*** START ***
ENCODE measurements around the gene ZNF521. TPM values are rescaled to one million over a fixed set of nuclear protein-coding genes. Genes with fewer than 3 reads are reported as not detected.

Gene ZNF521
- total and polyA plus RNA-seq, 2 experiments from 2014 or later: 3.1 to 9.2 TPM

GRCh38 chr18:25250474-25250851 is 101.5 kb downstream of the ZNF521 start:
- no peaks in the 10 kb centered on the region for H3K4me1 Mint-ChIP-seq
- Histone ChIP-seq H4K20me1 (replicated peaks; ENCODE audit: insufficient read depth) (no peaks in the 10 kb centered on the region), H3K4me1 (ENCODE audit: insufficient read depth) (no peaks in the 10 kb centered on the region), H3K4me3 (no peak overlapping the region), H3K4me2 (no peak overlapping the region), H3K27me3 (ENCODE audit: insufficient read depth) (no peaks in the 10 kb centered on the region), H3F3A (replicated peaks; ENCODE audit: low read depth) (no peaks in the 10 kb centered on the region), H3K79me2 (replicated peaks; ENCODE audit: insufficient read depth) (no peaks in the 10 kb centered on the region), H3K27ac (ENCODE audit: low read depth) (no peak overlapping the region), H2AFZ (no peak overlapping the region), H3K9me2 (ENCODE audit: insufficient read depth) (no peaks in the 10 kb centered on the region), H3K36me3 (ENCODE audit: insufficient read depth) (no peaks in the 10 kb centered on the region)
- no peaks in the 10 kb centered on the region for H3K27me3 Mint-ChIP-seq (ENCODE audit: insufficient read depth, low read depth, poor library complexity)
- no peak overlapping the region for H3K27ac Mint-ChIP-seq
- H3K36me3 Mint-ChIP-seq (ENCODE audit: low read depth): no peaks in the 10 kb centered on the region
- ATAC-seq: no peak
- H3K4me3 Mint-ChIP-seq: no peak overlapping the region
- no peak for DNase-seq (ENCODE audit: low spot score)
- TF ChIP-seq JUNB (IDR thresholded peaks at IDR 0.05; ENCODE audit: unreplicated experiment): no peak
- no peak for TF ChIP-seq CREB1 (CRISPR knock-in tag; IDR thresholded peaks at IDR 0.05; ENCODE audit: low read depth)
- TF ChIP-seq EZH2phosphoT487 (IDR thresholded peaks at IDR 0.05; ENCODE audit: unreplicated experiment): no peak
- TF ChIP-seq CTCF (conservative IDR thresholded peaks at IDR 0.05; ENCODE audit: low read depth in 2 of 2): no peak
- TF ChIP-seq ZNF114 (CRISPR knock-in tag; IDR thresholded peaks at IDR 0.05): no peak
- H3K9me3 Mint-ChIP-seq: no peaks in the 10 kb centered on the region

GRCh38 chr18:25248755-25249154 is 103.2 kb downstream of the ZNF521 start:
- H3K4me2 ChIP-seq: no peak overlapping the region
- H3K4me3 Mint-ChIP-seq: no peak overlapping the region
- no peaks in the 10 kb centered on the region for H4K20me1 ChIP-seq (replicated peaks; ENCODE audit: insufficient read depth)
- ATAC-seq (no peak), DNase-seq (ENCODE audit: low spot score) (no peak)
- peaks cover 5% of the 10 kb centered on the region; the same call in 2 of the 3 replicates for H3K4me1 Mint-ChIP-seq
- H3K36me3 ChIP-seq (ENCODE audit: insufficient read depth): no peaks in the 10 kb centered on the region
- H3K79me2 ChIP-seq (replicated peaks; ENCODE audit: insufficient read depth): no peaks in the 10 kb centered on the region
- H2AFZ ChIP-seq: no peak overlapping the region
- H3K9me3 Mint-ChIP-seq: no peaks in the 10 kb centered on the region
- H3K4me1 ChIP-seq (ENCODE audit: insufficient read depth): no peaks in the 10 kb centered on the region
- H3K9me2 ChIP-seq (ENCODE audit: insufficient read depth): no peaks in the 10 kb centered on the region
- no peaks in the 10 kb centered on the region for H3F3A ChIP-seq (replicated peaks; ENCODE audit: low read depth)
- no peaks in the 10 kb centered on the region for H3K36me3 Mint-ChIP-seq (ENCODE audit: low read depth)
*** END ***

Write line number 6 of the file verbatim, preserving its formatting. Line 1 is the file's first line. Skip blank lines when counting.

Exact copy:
- Histone ChIP-seq H4K20me1 (replicated peaks; ENCODE audit: insufficient read depth) (no peaks in the 10 kb centered on the region), H3K4me1 (ENCODE audit: insufficient read depth) (no peaks in the 10 kb centered on the region), H3K4me3 (no peak overlapping the region), H3K4me2 (no peak overlapping the region), H3K27me3 (ENCODE audit: insufficient read depth) (no peaks in the 10 kb centered on the region), H3F3A (replicated peaks; ENCODE audit: low read depth) (no peaks in the 10 kb centered on the region), H3K79me2 (replicated peaks; ENCODE audit: insufficient read depth) (no peaks in the 10 kb centered on the region), H3K27ac (ENCODE audit: low read depth) (no peak overlapping the region), H2AFZ (no peak overlapping the region), H3K9me2 (ENCODE audit: insufficient read depth) (no peaks in the 10 kb centered on the region), H3K36me3 (ENCODE audit: insufficient read depth) (no peaks in the 10 kb centered on the region)